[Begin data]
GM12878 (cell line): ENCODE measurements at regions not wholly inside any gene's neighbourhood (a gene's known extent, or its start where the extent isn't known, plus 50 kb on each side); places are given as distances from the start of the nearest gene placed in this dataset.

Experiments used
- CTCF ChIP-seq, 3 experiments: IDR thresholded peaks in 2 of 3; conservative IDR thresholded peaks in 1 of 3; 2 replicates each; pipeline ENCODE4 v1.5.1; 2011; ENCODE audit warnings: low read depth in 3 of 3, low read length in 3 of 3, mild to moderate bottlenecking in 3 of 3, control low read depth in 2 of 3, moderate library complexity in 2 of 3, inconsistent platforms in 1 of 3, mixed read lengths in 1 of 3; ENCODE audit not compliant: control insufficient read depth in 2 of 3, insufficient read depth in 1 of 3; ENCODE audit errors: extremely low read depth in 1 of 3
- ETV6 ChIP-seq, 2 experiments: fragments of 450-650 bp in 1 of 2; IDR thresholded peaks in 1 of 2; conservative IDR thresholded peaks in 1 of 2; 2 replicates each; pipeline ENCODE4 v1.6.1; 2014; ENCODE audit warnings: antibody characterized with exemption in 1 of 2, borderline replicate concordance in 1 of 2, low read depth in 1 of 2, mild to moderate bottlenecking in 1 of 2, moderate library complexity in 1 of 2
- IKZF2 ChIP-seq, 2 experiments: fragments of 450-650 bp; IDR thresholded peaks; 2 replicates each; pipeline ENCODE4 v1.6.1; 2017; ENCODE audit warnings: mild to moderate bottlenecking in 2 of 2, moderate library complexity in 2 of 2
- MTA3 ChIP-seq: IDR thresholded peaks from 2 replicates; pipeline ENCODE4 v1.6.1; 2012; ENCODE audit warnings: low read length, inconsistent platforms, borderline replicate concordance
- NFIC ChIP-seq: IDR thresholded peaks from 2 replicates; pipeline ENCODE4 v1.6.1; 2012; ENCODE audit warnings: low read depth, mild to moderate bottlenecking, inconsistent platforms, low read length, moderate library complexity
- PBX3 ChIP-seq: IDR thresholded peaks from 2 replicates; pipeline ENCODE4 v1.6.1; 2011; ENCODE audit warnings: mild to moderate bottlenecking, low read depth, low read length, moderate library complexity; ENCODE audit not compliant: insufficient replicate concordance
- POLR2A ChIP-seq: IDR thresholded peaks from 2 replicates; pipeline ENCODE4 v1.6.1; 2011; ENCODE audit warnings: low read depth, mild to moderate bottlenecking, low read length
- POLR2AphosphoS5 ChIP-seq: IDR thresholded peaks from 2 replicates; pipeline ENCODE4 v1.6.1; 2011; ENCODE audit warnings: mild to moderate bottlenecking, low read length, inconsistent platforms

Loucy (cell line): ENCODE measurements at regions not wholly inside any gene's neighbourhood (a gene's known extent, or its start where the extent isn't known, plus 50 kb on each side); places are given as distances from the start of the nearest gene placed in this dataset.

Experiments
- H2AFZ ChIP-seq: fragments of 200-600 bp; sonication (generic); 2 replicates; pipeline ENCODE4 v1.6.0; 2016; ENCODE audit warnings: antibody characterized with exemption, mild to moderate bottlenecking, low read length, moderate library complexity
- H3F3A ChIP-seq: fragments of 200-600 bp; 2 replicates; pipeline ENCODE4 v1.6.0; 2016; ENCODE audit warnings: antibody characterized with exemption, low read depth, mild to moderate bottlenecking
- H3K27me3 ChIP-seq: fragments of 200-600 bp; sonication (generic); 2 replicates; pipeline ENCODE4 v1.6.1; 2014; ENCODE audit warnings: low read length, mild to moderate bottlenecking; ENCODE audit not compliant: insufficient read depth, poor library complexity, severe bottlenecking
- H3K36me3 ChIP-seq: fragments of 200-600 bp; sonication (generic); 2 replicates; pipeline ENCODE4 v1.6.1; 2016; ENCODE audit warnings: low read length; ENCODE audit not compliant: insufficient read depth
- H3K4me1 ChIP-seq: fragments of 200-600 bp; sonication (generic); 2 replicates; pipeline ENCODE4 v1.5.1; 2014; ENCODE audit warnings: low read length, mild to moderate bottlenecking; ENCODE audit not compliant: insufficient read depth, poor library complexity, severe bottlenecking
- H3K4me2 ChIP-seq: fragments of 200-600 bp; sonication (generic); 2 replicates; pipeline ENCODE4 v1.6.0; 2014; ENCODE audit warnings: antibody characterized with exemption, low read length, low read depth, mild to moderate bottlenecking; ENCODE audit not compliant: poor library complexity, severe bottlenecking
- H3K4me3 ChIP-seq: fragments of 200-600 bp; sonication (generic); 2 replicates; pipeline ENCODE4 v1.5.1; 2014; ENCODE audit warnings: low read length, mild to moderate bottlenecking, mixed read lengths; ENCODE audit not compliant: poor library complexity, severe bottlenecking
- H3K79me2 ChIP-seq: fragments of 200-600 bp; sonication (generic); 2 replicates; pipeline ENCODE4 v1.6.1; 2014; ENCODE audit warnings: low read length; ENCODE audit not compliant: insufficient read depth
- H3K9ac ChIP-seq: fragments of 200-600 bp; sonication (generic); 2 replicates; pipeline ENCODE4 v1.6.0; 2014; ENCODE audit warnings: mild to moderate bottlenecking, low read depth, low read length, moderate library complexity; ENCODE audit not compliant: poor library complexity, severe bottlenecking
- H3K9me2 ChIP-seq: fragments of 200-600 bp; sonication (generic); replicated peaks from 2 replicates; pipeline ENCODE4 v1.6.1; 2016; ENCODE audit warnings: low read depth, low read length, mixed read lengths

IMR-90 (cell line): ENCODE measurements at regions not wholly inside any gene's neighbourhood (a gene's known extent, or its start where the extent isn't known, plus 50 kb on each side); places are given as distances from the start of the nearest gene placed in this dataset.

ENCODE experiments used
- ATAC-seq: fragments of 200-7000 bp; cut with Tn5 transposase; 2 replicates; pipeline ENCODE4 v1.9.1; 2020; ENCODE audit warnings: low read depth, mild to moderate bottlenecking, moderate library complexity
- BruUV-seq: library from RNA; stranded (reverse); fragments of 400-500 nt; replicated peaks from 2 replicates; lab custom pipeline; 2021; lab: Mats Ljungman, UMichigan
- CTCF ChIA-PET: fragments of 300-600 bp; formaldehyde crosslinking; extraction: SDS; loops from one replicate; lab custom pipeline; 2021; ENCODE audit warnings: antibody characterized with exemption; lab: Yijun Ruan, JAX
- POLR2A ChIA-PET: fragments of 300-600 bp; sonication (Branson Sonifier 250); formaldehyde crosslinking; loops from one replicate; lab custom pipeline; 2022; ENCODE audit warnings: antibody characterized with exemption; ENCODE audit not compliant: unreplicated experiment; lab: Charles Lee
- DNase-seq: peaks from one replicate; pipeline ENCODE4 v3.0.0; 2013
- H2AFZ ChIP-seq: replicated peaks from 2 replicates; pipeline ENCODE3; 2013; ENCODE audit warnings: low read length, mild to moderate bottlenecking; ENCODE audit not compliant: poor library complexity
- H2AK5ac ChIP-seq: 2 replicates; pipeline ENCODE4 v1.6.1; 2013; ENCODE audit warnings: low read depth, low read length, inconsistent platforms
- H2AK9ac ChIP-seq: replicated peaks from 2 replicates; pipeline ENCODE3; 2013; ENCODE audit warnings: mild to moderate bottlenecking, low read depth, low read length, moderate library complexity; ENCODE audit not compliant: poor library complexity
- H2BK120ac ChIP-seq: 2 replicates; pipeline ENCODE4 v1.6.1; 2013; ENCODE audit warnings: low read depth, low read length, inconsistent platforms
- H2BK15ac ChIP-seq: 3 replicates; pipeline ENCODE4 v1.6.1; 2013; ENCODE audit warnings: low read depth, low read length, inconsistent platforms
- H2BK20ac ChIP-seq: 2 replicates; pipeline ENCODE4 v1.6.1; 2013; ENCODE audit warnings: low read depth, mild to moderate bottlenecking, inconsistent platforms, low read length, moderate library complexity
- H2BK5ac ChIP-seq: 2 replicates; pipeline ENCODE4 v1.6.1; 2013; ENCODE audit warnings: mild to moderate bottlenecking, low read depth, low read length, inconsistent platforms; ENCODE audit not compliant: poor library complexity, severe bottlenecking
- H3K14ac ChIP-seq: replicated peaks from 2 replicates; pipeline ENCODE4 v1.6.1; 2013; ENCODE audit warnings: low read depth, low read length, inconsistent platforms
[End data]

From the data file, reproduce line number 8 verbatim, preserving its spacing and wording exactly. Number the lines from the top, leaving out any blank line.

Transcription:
- PBX3 ChIP-seq: IDR thresholded peaks from 2 replicates; pipeline ENCODE4 v1.6.1; 2011; ENCODE audit warnings: mild to moderate bottlenecking, low read depth, low read length, moderate library complexity; ENCODE audit not compliant: insufficient replicate concordance